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Byline: Harry Dunphy Associated Press

Computer scanners at grocery, department store and drugstore checkout counters ring up the wrong price about 5 percent of the time, say federal inspectors who fanned out to check stores nationwide.

But when errors occur, shoppers usually come out on top, according to the Federal Trade Commission study released Tuesday.

Grocery stores, which pioneered scanners more than two decades ago, had the most accurate scanners, while department stores had the highest rate of error.

And researchers found the most problems with the hundreds of items on sale in stores because of frequent price changes.

Although the FTC called the mistake rate surprisingly low, shoppers weren't so impressed.

``I don't think it's done on purpose,'' said Laurie Savage, 34, of Hyattsville, Md. ``But I don't believe the computers are always up to date compared to the price on the shelf - and they should be.''

The study found:

Overcharges occurred 2.24 percent of the time and undercharges happened 2.58 percent of the time, for a total error rate of 4.82 percent.

Department stores had an error rate of 9.15 percent. The average overcharge was $7.52 and the average undercharge was $5.29, but there were more undercharges than overcharges.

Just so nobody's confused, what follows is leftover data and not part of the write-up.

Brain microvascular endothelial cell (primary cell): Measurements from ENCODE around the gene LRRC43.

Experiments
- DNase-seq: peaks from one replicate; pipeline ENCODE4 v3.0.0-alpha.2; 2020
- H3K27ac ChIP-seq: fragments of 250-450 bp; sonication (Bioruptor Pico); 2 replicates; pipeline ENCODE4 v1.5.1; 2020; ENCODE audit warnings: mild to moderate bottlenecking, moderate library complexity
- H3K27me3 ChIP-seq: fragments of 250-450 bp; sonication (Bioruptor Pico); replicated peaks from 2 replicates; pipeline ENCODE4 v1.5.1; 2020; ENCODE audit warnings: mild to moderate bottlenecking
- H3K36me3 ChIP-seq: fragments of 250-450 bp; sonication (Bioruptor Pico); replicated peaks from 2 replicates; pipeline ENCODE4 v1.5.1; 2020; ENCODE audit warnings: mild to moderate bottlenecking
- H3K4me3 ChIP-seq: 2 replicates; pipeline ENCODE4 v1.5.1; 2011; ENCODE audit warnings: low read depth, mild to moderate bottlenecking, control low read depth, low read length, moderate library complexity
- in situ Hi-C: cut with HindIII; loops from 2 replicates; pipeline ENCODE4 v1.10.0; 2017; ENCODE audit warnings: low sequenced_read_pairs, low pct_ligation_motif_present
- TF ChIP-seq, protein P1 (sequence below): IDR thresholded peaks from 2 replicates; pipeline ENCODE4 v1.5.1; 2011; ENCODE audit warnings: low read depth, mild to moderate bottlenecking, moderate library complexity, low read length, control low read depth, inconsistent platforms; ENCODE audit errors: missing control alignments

Grocery stores' error rate was 3.47 percent, with the average overcharge at 53 cents and the average undercharge at 72 cents.

Over 18 months, FTC researchers made 17,000 purchases of randomly selected items at 294 stores in Florida, Massachusetts, Michigan, Missouri, Tennessee, Vermont and Wisconsin.

Researchers said they did not release figures for individual stores because they did not want to embarrass them. The purpose of the study, they said, was to highlight the problem and get stores that do not have good accuracy rates to improve.

The FTC said scanners are an improvement over the days of manually entered prices, when the error rate was estimated at 16 percent.

Some states can impose fines of up to $1,000 per violation if stores do not take quick action to correct scanner errors, noted Joseph Goldberg, president of the National Association of Consumer Agency Administrators.

Bernstein said a retailer in California, identified later by FTC officials as Kmart, paid close to $1 million in fines for scanner pricing errors.
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Copyright 1996, Gale Group. All rights reserved. Gale Group is a Thomson Corporation Company.

Article Details
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Title Annotation:BUSINESS
Publication:Daily News (Los Angeles, CA)
Article Type:Statistical Data Included
Date:Oct 23, 1996

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